Eagle Eye shareholders, a group representing shareholders with majority stake in Nigeria’s indigenous energy company, Seplat Energy Plc, has countered calls to probe the affairs of the company over the surge in its legal fees.
It moved against the calls by the Independent Shareholders Association of Nigeria, and a civil society organisation, Make A Difference Initiative.
The counterclaim of the Eagle Eye Shareholders was contained in a statement made available to on Wednesday, which also expressed confidence in the management of the firm.
In its half-year report, Seplat said its “General and administrative expenses amounted to $65.8m, 42.0 per cent higher than the G&A costs of $46.4m incurred in 6M 2022. This increase in G&A costs was mainly due to professional fees associated with the litigation costs in response to the unprecedented and intense period of minority shareholder actions through the Courts and some costs associated with the MPNU transaction
“Excluding these exceptional items, G&A costs would have closed relatively flat compared to the previous year.”
From Seplat’s financial report, professional and consulting fees stood at N14.13bn at the end of June 2023 compared to N2.42bn in same period of 2022, marking a 484.24 per cent hike.
Eagle Eye shareholders described the joint press statement by the leader of ISAN, Moses Igbrude, and the Executive Director of MADI, Lemmy Ughegbe, as a platform to regurgitate stale and erroneous allegations against Seplat.
The statement said, “The exercise is a continuation of the recent onslaught of series of baseless allegations and ill-motivated lawsuits against Seplat Energy and its Chief Executive Officer, Mr Roger Brown.
“As representatives of the majority shareholders of Seplat Energy, we are appalled by this renewed media offensive, after a seeming truce ostensibly occasioned by the reversal suffered in the law courts, by this group of individuals being aided and abetted by a former major shareholder of the company.”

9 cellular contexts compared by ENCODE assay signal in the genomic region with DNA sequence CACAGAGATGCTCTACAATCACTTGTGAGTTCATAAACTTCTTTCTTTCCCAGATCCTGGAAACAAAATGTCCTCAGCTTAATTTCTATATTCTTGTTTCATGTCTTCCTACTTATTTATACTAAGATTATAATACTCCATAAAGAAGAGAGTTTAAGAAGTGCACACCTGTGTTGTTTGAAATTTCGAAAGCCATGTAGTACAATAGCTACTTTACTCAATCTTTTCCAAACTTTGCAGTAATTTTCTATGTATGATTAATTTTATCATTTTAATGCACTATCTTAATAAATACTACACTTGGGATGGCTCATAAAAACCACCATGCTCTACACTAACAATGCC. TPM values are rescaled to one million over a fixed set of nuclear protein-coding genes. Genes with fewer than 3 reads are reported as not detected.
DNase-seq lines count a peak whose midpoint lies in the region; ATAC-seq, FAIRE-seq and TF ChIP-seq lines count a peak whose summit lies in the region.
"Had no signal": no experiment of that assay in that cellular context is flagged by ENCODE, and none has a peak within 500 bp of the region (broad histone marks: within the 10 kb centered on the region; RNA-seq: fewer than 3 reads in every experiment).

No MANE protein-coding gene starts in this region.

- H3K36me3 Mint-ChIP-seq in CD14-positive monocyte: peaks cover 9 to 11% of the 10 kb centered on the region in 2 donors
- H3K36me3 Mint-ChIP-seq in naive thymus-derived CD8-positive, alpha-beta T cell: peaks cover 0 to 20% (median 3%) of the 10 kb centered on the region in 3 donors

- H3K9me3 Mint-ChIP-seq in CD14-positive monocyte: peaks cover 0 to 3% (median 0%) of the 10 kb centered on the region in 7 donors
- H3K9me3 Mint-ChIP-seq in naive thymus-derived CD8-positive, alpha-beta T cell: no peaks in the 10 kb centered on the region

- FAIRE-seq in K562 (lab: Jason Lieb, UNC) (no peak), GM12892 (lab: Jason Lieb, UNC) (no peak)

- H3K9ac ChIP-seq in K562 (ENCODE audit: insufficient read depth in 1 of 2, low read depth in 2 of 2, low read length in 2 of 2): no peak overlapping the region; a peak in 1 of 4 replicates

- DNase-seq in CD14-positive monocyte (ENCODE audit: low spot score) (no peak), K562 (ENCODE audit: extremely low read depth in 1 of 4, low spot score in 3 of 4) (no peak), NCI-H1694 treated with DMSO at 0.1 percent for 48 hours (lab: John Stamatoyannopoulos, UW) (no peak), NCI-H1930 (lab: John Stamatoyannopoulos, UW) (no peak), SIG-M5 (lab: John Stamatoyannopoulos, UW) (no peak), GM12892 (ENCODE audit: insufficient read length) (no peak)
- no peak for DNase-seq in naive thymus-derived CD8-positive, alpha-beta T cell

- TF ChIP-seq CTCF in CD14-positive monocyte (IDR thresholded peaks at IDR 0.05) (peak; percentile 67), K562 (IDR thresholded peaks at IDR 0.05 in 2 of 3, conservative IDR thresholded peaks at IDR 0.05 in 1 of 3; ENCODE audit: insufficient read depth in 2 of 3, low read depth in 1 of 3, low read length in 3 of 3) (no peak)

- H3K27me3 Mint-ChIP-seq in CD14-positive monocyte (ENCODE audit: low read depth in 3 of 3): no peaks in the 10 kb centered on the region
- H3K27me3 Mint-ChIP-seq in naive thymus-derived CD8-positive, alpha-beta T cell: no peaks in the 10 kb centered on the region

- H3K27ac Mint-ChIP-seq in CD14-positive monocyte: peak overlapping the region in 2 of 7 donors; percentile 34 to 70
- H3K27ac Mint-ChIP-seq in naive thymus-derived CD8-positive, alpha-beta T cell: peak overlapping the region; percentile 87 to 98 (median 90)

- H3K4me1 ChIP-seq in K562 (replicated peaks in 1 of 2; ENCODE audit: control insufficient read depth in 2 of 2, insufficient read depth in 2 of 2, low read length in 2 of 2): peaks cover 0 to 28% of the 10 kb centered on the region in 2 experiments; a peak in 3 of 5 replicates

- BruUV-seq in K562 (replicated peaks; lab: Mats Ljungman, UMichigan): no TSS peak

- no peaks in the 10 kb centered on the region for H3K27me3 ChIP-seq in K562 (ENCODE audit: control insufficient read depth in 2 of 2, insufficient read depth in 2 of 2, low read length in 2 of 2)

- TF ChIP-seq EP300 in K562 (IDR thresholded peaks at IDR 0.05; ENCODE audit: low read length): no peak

The reps of the majority shareholders added, “It is also an irony that Igbrude and his cohorts will be talking glibly about the provision for legal fees made in the company’s half year report when they were the same people who ignited an avalanche of lawsuits that necessitated the need for Seplat to defend its hard-earned reputation and the high integrity of its officials.
“As representatives of the majority shareholders, we were alarmed that a company in which we have made a significant investment and from which we derive ample returns will be unduly maligned and castigated in public by a clique of 13 minority shareholders holding less than 800 shares out of 589m shares (0.0001 per cent of the company’s issued shares).”
The Eagle Eye shareholders of Seplat Energy, further restated its “unwavering confidence in the board and management of Seplat Energy. We state categorically that the action of Igbrude and his fellow litigants was ill-motivated with the intention of diminishing the value of Seplat Energy, which has by its consistent superlative performance, remains at the apex of the best-performing company in Nigeria.”
Seplat’s Chief Executive Office, Roger Brown, had faced allegations of racism, discrimination and improper immigration status in the first half of the year, which led to lawsuits and withdrawal of his working permit, combined expatriate residence permit and aliens card and other visas for the entry or stay in Nigeria, by the Ministry of Interior and the Nigeria Immigration Service.